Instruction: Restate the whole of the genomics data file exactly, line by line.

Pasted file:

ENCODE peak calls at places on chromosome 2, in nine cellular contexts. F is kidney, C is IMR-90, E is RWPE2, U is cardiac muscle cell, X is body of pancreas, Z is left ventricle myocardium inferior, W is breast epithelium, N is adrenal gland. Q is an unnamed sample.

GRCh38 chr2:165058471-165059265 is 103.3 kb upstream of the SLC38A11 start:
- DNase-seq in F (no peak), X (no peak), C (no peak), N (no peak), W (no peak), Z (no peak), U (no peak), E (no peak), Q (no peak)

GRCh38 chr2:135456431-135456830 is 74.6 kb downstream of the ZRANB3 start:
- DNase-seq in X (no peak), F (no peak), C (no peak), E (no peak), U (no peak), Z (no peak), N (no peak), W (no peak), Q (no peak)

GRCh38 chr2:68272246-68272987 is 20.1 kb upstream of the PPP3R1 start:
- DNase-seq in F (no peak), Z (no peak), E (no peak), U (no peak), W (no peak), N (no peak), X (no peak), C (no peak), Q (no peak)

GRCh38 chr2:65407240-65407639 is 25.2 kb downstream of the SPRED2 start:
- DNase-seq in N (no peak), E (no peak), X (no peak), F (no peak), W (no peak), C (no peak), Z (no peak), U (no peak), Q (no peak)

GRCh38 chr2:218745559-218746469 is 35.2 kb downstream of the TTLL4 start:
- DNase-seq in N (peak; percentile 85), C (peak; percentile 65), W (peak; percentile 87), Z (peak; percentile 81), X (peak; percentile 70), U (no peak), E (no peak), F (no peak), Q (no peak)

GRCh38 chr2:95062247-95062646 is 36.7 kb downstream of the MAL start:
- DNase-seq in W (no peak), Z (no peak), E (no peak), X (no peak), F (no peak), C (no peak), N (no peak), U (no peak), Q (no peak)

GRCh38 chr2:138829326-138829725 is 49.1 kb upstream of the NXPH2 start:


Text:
ENCODE peak calls at places on chromosome 2, in nine cellular contexts. F is kidney, C is IMR-90, E is RWPE2, U is cardiac muscle cell, X is body of pancreas, Z is left ventricle myocardium inferior, W is breast epithelium, N is adrenal gland. Q is an unnamed sample.

GRCh38 chr2:165058471-165059265 is 103.3 kb upstream of the SLC38A11 start:
- DNase-seq in F (no peak), X (no peak), C (no peak), N (no peak), W (no peak), Z (no peak), U (no peak), E (no peak), Q (no peak)

GRCh38 chr2:135456431-135456830 is 74.6 kb downstream of the ZRANB3 start:
- DNase-seq in X (no peak), F (no peak), C (no peak), E (no peak), U (no peak), Z (no peak), N (no peak), W (no peak), Q (no peak)

GRCh38 chr2:68272246-68272987 is 20.1 kb upstream of the PPP3R1 start:
- DNase-seq in F (no peak), Z (no peak), E (no peak), U (no peak), W (no peak), N (no peak), X (no peak), C (no peak), Q (no peak)

GRCh38 chr2:65407240-65407639 is 25.2 kb downstream of the SPRED2 start:
- DNase-seq in N (no peak), E (no peak), X (no peak), F (no peak), W (no peak), C (no peak), Z (no peak), U (no peak), Q (no peak)

GRCh38 chr2:218745559-218746469 is 35.2 kb downstream of the TTLL4 start:
- DNase-seq in N (peak; percentile 85), C (peak; percentile 65), W (peak; percentile 87), Z (peak; percentile 81), X (peak; percentile 70), U (no peak), E (no peak), F (no peak), Q (no peak)

GRCh38 chr2:95062247-95062646 is 36.7 kb downstream of the MAL start:
- DNase-seq in W (no peak), Z (no peak), E (no peak), X (no peak), F (no peak), C (no peak), N (no peak), U (no peak), Q (no peak)

GRCh38 chr2:138829326-138829725 is 49.1 kb upstream of the NXPH2 start: